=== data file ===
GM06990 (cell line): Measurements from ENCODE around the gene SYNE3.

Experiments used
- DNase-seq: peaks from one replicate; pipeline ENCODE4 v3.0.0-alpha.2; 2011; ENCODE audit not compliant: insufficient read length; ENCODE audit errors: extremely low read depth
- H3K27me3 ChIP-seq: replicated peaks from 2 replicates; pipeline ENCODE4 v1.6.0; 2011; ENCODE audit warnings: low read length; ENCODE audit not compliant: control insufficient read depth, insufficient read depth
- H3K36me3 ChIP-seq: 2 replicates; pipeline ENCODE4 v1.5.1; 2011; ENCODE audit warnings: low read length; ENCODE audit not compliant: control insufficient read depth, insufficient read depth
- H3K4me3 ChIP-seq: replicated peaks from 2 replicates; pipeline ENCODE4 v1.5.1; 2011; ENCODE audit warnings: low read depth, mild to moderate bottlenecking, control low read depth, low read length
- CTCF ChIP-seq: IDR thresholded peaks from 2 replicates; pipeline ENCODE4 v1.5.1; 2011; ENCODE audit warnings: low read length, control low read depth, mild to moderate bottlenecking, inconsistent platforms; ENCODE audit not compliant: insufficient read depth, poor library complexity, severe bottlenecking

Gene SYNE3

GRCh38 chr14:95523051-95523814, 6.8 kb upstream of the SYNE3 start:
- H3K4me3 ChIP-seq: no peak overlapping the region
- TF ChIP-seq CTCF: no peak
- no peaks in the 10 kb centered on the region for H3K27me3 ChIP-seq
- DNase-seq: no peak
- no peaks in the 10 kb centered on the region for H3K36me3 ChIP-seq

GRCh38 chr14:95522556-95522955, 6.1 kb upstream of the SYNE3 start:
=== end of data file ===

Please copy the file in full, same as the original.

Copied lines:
GM06990 (cell line): Measurements from ENCODE around the gene SYNE3.

Experiments used
- DNase-seq: peaks from one replicate; pipeline ENCODE4 v3.0.0-alpha.2; 2011; ENCODE audit not compliant: insufficient read length; ENCODE audit errors: extremely low read depth
- H3K27me3 ChIP-seq: replicated peaks from 2 replicates; pipeline ENCODE4 v1.6.0; 2011; ENCODE audit warnings: low read length; ENCODE audit not compliant: control insufficient read depth, insufficient read depth
- H3K36me3 ChIP-seq: 2 replicates; pipeline ENCODE4 v1.5.1; 2011; ENCODE audit warnings: low read length; ENCODE audit not compliant: control insufficient read depth, insufficient read depth
- H3K4me3 ChIP-seq: replicated peaks from 2 replicates; pipeline ENCODE4 v1.5.1; 2011; ENCODE audit warnings: low read depth, mild to moderate bottlenecking, control low read depth, low read length
- CTCF ChIP-seq: IDR thresholded peaks from 2 replicates; pipeline ENCODE4 v1.5.1; 2011; ENCODE audit warnings: low read length, control low read depth, mild to moderate bottlenecking, inconsistent platforms; ENCODE audit not compliant: insufficient read depth, poor library complexity, severe bottlenecking

Gene SYNE3

GRCh38 chr14:95523051-95523814, 6.8 kb upstream of the SYNE3 start:
- H3K4me3 ChIP-seq: no peak overlapping the region
- TF ChIP-seq CTCF: no peak
- no peaks in the 10 kb centered on the region for H3K27me3 ChIP-seq
- DNase-seq: no peak
- no peaks in the 10 kb centered on the region for H3K36me3 ChIP-seq

GRCh38 chr14:95522556-95522955, 6.1 kb upstream of the SYNE3 start: